Last week we shared some basic data about how Faculty and Staff learned about student support programs and services. From web searches to departmental meetings, we examined the various ways faculty and student affairs and services staff learn about the programs and services to support student success.
How this information is shared is important but what might be even more important is what sticks. Hence, this week’s focus on awareness. Are faculty and staff aware of what programs and services do and do not exist on their campuses? If knowing is half the battle, then it is valuable to understand what student support programs and services faculty and staff know about.
Like last week, this data is based on survey responses from more than 900 faculty and nearly 600 staff members at 11 different institutions across Canada. Faculty and staff were presented with a list of 25 different programs and services that exist at postsecondary institutions across the country. Respondents were asked how often they referred students to the various programs and services. Next week we will discuss faculty and staff members’ referral patterns, but this week we examine the extent to which faculty and staff are able to accurately identify what programs and services exist on their campus.
We searched the web at each participating institution to categorize which of the 25 programs and services existed at that institution. Then we used that data to compare with what faculty and staff reported as being available, or not available. If they got it right, they go one point, if they got it wrong, no points. The ‘scores’ totaled 25 which we changed to a percentage. The data that follows this should be interpreted as X% of faculty or staff correctly identified their institution had, or didn’t have, program or service Y.
In reading the table below (click on it and it opens in separate window), we suggest focusing on three things. 1. The percentage ‘score’ for faculty and staff 2. The differences between the two groups 3. The nature of the program or service; who are the students that would utilize them?
There are many things that you could take from this table, but here are four quick observations.
1. The differences between faculty and staff are perhaps smaller than anticipated
2. Faculty were most accurate (90% or higher) in places like the Library, Advising, Accessibility and Counselling — areas with pretty tight links to the in-class academic experience.
3. Faculty were moderately accurate (80-90%) in areas like Career Services, Athletics & Recreation, Co-op/Internship and Experiential Education. Given the focus on helping students connect their academic studies to careers and the community which often includes experiences such as co-op, internships, and other forms of experiential education, this level of accuracy may come as little surprise.
4. Faculty and staff were least accurate in areas that provide service and support to students from specific populations, like First Generation student services, Aboriginal student services, Religious/Multi-faith centres (which recognizes the religious and spiritual identities of students — a growing need for today’s diverse student body) and Equity offices, more broadly. By and large, these are programs and services that support students who have historically been underserved and underrepresented in postsecondary education. These are also areas where the gaps between the two groups are larger. They were least accurately aware of Service learning, Food Banks and Leadership programs.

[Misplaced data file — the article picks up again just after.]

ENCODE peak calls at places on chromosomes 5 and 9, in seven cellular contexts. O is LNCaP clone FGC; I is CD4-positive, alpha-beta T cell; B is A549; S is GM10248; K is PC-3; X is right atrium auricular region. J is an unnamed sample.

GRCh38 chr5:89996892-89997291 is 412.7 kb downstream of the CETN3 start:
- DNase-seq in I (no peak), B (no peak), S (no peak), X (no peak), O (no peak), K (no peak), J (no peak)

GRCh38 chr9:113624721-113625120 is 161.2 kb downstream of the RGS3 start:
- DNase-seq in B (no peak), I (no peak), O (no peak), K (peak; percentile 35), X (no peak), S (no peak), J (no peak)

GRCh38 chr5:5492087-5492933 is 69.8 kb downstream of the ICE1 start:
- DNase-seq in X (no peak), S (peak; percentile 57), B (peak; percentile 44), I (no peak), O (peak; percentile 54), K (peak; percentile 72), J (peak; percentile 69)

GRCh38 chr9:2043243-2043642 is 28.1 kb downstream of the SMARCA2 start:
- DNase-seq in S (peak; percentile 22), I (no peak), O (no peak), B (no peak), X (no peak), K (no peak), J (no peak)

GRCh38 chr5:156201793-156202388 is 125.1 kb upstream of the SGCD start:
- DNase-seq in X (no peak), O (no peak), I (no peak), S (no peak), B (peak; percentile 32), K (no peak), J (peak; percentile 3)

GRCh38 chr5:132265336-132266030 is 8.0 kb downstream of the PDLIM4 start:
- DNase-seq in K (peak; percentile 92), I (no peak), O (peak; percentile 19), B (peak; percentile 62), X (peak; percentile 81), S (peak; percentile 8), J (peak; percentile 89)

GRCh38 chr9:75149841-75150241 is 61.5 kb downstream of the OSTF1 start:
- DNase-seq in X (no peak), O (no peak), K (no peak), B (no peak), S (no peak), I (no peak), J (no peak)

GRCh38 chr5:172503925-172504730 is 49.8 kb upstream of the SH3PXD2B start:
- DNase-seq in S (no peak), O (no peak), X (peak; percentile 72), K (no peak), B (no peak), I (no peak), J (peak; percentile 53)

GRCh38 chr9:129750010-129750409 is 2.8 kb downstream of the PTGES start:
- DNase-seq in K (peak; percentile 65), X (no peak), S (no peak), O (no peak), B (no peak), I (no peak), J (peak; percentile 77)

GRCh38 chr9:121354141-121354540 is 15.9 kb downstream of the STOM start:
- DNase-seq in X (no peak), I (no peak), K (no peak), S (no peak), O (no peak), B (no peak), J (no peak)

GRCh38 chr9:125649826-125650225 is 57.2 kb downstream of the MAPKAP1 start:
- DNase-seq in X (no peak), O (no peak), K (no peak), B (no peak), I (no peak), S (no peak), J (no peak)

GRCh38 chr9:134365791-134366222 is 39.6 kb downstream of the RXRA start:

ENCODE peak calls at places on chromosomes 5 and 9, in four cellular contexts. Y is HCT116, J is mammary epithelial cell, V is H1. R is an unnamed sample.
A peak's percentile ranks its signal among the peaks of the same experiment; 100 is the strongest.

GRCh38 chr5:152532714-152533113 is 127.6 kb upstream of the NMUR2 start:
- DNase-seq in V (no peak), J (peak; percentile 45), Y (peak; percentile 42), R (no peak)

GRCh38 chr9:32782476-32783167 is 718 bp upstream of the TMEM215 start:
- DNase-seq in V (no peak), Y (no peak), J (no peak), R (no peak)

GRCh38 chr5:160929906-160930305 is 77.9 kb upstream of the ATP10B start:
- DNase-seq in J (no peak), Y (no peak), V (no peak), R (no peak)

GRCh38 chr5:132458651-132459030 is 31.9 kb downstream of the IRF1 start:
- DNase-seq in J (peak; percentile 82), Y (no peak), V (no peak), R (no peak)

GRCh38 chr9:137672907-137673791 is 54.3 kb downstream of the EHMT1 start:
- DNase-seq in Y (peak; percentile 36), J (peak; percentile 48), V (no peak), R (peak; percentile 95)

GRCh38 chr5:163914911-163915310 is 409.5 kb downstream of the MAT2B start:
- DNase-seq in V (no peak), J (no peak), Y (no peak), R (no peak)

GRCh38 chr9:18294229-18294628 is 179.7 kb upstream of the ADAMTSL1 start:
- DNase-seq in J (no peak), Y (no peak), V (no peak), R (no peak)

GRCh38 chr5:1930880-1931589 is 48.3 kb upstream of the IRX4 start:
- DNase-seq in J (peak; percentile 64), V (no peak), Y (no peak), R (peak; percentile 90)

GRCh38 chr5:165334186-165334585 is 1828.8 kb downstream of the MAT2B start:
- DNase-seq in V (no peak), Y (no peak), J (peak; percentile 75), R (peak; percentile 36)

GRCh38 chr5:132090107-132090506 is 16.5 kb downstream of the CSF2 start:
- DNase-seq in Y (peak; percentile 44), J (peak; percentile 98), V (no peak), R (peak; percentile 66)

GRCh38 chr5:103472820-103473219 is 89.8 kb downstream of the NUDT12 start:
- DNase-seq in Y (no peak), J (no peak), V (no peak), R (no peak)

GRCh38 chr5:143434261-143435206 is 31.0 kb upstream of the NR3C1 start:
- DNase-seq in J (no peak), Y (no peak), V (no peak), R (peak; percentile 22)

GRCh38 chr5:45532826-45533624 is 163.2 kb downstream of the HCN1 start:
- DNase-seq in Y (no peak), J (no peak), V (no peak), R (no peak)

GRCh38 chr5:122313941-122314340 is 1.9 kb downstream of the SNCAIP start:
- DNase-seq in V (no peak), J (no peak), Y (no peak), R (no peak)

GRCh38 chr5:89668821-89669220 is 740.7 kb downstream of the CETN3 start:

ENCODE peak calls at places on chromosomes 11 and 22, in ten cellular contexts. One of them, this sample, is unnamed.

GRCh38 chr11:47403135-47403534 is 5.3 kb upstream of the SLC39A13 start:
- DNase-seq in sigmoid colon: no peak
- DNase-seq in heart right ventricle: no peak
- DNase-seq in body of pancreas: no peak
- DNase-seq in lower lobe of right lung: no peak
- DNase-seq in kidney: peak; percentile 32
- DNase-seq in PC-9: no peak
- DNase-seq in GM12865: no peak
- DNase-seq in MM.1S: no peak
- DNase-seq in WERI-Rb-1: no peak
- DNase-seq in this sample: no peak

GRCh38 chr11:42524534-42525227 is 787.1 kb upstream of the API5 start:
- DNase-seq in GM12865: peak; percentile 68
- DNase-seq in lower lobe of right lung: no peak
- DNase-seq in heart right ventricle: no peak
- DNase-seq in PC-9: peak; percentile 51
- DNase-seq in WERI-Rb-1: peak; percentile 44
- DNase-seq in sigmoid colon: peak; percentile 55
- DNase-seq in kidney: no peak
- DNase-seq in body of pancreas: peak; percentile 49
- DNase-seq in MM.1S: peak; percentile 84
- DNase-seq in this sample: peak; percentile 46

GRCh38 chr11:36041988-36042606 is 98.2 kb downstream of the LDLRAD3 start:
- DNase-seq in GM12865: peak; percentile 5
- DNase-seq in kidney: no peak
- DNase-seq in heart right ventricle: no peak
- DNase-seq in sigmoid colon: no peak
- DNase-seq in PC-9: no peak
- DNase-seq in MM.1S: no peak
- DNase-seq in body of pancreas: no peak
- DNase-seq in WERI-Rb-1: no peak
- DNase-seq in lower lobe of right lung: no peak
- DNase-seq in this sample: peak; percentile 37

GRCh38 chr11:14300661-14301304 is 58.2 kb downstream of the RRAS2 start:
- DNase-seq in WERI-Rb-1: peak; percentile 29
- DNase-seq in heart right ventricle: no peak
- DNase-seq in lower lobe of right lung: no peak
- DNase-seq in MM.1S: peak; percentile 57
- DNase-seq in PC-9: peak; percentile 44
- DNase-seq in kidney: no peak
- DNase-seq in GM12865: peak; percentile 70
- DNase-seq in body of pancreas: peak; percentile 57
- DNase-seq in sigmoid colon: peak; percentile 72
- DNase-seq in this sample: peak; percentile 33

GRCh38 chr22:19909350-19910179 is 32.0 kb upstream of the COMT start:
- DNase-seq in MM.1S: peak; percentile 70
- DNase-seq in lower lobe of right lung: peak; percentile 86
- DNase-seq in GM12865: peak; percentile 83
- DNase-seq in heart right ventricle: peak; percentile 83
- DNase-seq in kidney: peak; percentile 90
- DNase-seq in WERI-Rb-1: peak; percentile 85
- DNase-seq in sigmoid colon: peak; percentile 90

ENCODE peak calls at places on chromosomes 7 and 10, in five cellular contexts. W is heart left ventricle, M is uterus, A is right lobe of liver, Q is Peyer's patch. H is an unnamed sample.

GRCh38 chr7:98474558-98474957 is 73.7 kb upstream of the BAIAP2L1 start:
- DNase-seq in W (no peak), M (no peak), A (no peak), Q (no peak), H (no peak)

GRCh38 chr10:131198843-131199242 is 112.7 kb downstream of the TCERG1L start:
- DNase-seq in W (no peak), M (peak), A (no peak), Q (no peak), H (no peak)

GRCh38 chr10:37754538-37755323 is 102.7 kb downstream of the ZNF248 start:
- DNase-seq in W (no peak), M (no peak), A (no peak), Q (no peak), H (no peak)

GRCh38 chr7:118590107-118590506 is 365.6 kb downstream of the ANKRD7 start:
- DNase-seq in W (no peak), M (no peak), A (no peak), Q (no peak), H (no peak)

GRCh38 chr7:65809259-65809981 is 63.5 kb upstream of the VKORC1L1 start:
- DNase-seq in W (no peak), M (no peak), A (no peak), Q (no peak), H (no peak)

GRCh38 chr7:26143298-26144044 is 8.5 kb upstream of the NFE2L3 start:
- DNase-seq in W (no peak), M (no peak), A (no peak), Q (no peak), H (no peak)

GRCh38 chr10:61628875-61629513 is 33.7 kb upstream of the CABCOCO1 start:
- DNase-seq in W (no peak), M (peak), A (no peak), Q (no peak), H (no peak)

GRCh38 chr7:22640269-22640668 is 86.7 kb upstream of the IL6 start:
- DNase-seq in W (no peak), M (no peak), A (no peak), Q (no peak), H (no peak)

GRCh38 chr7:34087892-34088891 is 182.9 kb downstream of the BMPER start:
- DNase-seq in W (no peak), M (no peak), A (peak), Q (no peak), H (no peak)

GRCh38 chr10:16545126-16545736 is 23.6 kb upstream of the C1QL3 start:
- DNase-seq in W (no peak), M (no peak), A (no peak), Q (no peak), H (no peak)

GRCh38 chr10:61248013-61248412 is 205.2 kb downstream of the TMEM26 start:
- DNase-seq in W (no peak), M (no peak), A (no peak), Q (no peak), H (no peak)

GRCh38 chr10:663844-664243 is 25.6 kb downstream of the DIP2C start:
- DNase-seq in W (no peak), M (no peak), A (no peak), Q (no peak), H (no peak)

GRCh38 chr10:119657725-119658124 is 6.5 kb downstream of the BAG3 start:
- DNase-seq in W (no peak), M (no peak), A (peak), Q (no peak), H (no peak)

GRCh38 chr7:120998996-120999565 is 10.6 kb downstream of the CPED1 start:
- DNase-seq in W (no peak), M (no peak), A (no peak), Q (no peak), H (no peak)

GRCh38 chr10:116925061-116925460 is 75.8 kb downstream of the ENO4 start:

Overall, out of 25, the average staff scored 21.98 (meaning they were about 84% correct) and faculty scored 19.70 (meaning they were about 79%) correct. The difference in accuracy of awareness of student support program and services between faculty and student affairs and services staff is statistically significant at p < .01.
Statistical significance aside, what are the implications of these findings for campuses who want to develop a shared responsibility for student success between faculty and staff? We invite you to “leave a comment” and share your thoughts. In an effort to get the conversation started, here are a couple of implications.
- What does it mean that about 50% of faculty know that Leadership programs or service-learning exist? This was surprising to me when I think of how many presentations at student affairs conferences involve these programs.
- Faculty scored higher than staff in Undergraduate Research and First Generation Services. Although it may seem to go without saying that faculty have a higher level of awareness than staff in terms of undergraduate research opportunities, it is interesting that they are more aware of support services for first-generation students. How might staff capitalize on the awareness of services for first-generation students and extend that knowledge base to the more expansive programs and services that support lower income students like food banks?
- What can we use from last week’s post on how faculty and staff learn about programs and services to greater broader awareness of what exists on our campuses?
Next week we turn to referrals. How often and to which programs and services are faculty and staff making referrals?